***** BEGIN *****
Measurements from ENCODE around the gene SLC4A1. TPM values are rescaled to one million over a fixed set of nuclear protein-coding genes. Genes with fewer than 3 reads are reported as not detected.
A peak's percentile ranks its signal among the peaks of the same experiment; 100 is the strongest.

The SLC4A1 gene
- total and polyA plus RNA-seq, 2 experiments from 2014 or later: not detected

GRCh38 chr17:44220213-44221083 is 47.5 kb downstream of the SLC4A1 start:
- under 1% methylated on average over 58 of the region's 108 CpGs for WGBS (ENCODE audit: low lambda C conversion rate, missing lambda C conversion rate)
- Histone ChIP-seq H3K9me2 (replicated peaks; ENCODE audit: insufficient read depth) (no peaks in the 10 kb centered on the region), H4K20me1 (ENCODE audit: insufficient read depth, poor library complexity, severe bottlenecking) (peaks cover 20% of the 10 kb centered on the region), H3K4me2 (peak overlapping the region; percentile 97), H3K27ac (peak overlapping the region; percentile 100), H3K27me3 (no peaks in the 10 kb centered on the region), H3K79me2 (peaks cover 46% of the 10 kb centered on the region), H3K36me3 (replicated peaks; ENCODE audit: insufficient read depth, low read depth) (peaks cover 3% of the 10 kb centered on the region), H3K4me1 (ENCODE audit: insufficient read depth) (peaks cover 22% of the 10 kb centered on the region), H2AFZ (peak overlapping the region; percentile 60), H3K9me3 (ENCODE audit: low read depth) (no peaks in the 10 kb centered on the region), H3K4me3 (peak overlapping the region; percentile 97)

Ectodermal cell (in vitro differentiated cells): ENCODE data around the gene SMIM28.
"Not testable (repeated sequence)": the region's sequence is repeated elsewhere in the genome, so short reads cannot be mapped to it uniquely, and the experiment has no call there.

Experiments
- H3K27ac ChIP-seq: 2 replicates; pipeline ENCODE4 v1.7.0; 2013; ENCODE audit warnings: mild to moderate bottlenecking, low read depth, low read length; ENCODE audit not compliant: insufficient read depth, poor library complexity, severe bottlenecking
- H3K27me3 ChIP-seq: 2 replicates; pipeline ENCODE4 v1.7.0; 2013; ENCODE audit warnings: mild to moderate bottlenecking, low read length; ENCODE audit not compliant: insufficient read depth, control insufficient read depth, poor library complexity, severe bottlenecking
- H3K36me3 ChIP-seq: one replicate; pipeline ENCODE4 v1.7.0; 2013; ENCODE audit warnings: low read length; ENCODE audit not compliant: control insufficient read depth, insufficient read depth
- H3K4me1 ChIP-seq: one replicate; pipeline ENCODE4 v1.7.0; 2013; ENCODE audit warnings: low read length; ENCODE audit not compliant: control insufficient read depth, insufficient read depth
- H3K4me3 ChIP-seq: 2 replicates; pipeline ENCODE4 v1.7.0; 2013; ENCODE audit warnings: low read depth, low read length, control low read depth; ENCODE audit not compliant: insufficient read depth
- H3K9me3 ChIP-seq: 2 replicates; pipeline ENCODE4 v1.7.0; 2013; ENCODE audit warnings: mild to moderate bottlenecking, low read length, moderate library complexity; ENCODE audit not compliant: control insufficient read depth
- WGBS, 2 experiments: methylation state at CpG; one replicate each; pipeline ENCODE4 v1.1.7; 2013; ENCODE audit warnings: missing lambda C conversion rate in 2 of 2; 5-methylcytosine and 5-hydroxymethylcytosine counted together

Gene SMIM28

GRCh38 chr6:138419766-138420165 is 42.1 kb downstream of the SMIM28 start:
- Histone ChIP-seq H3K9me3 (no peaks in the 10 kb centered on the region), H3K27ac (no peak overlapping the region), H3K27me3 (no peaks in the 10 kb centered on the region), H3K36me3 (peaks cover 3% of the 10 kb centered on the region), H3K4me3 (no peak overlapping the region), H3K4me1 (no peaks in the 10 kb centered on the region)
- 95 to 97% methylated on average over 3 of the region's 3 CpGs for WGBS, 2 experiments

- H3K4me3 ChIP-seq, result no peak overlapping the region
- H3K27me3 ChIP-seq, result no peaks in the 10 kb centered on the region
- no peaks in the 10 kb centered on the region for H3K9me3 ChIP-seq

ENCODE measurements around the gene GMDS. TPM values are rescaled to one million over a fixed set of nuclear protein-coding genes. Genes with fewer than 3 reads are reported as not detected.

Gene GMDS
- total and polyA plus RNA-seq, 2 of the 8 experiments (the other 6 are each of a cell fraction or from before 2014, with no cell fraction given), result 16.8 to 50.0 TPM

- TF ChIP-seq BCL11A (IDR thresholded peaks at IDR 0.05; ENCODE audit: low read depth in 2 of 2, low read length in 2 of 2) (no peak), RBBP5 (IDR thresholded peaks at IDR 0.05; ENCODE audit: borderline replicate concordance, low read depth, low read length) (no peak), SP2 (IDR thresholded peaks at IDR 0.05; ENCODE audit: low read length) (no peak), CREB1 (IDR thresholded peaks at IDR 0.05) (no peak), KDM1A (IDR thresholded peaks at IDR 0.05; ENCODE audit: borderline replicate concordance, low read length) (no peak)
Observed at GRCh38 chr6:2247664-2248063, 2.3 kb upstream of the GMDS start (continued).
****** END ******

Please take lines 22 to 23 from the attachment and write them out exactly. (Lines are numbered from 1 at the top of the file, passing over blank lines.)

- H3K4me3 ChIP-seq, result no peak overlapping the region
- H3K27me3 ChIP-seq, result no peaks in the 10 kb centered on the region